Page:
The initial euphoria at Draghi's bazooka soon wore off and ended up as “is that all you got?”

Paul Hatfield, Chief Investment Officer, Alcentra

European Growth

Taken as a whole some managers believe the ECB’s commitment should bolster sentiment in the long run. Mark Bogar, European small cap manager at The Boston Company Asset Management (TBCAM), notes: “The ECB remains supportive of the European economy by trying to fight the risk of deflation with all tools available. This should be positive for the European economy as rates stay low.”

Standish notes the ECB’s new set of growth and inflation forecasts were also released, with what the group called “decent downgrades to both growth and inflation (although largely in line with expectations). The 2018 HICP forecast of 1.6% is particularly notable given its distance from the 2% inflation target.”

  2016 forecast*
(December 2015 forecast)
2017 forecast
(December 2015 forecast)
2018 forecast
Headline Inflation HICP 0.1 (1) 1.3 (1.6) 1.6
GDP 1.4 (1.7) 1.7 (1.9) 1.8
*Source: ECB 10 March 2016.

Hensman adds: “The short-term consequences of this barrage of policy measures are as challenging as ever to fathom. Longer-term we continue to believe policymakers are incorrect in their opinion that policies aimed at ever cheaper finance and raising current asset prices will provide a sustainable boost to economies. Rather than a linear path of cyclical economic improvement offered by the official narrative, the unintended consequences of distorted market price signals become increasingly evident in volatile and illiquid markets. With these latest policy initiatives unlikely to alter the challenging environment for corporate profitability when faced by an abundance of competition and increasing labour pricing power, there is little reason to change our view.”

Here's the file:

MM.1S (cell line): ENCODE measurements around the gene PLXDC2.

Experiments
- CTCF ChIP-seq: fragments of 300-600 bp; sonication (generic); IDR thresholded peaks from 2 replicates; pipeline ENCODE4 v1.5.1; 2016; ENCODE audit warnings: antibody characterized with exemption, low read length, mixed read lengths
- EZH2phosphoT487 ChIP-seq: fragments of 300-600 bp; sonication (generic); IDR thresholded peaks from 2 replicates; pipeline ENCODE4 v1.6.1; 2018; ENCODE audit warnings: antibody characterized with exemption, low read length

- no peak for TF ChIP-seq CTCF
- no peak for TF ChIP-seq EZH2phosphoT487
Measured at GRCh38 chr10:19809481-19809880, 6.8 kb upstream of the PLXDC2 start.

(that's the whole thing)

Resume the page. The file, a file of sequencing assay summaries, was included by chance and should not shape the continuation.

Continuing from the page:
Hensman says one shift that is evident is that the ability of the ECB (and Bank of Japan) to continue to use policy to batter their respective currencies is reaching some sort of limit. “An underweight position in the euro, or yen, on the expectation of even greater policy firepower no longer appears justified.”


1 Investment Managers are appointed by BNY Mellon Investment Management EMEA Limited (BNYMIM EMEA) or affiliated fund operating companies to undertake portfolio management activities in relation to contracts for products and services entered into by clients with BNYMIM EMEA or the BNY Mellon funds.

*FT: ‘ECB cuts rates and boosts QE’, 11 March 2016 and FT: ‘Draghi offers bank sweetener to encouragelending’, 10 March 2016